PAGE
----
Sen. Merkley says Volcker rule would have prevented type of investing that led to JPMorgan Chase's $2b loss, says JPMorgan practicing 'truly high-risk gambling'

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Lawmakers are about to get their chance to investigate JPMorgan Chase's deepening trading losses, which now some believe could potentially top that $2 billion number we've reported. This comes as CEO Jamie Dimon prepares to go before the bank's shareholders at the company's meeting today. Among other things they'll be voting on is Dimon's $23 million pay package.

This morning on "Starting Point," Banking Committee member Senator Jeff Merkley (D-OR) weighs in on what the JPMorgan Chase loss means for the banking industry. As a co-author of the Volcker Rule, which is part of a big set of Wall Street reforms passed in 2010, says if it had been implemented by now the rule would have prevented the type of investing that led to JPMorgan's losses.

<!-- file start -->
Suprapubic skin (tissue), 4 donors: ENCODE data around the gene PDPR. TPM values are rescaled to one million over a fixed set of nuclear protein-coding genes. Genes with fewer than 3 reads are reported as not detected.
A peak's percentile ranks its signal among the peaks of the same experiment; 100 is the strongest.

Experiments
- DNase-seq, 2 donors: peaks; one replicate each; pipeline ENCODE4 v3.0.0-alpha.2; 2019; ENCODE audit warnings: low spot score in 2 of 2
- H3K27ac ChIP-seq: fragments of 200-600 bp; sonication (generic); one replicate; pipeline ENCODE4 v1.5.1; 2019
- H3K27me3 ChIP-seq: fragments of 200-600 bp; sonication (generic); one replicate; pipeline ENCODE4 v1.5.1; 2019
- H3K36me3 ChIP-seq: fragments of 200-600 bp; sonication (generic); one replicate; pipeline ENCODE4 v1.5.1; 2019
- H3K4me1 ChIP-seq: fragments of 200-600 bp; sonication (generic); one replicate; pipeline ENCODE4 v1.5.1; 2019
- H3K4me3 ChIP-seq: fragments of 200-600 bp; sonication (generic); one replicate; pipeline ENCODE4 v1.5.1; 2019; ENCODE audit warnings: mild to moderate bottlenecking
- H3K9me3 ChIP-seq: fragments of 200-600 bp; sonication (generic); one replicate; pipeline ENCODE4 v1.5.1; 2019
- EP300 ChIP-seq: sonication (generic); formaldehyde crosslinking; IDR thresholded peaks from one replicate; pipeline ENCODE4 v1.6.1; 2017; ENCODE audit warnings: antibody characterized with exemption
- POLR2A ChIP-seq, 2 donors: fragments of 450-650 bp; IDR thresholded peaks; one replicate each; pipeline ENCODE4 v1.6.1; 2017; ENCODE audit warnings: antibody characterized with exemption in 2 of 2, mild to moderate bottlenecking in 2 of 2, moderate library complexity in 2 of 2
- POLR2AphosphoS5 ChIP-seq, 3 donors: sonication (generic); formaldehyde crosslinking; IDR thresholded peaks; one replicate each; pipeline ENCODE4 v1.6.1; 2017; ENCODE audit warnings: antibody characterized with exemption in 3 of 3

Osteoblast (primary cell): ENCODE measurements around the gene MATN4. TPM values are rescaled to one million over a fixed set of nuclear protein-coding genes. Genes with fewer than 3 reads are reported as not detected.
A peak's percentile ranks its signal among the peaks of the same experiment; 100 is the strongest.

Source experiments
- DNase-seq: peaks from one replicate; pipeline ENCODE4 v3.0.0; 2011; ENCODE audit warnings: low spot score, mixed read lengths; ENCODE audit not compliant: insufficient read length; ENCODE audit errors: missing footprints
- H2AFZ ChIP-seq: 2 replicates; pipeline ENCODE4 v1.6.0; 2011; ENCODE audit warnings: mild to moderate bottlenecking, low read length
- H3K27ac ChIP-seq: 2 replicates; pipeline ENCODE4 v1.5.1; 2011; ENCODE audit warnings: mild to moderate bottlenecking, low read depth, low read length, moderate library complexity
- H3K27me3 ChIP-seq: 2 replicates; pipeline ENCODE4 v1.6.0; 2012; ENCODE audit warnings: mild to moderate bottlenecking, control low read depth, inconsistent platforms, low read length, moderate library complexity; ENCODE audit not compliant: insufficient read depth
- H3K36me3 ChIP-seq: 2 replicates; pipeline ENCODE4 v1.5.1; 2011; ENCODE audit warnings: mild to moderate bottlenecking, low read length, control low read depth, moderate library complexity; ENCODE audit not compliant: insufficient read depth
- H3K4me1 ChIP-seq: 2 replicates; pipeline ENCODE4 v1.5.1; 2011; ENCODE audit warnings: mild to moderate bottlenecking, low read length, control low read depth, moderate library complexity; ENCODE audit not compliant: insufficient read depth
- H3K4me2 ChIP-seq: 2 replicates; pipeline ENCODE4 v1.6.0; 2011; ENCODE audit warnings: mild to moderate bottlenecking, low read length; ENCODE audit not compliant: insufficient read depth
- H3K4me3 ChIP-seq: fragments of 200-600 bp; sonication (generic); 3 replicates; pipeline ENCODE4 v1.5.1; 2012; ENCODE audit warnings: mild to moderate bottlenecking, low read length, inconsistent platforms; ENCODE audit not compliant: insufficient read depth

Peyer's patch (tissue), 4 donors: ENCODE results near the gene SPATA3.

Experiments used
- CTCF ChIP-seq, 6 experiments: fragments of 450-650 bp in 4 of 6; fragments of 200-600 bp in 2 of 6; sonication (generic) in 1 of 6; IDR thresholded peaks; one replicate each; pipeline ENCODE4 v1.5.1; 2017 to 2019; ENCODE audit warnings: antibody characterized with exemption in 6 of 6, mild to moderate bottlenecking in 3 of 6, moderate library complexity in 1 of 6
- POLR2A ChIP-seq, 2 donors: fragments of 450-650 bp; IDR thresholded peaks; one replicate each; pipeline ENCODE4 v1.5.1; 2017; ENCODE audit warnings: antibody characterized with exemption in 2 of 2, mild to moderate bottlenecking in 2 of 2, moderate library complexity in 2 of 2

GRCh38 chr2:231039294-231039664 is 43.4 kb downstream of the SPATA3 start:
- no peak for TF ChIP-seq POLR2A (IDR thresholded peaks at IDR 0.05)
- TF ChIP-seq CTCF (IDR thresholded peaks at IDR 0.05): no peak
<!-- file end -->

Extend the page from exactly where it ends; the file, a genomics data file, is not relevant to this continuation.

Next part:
“This is the type of investing, proprietary trading if you will, hedge fund style investing that specifically the Volcker Rule was designed to prevent," Sen. Merkley says. "If you want to be in the hedge fund business, great, sever your ties with insured deposits and take the big risks and the only people who get burned are your investors or your own funds but don’t do it and try to be inside the banking system, where we subsidize operations and provide loans, liquidity to families and businesses.”
Sen. Merkley also says that the type of investing JPMorgan Chase is engaged in is 'truly high-risk gambling.'
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    Merkley: JPMorgan is 'high-risk gambling' 03:38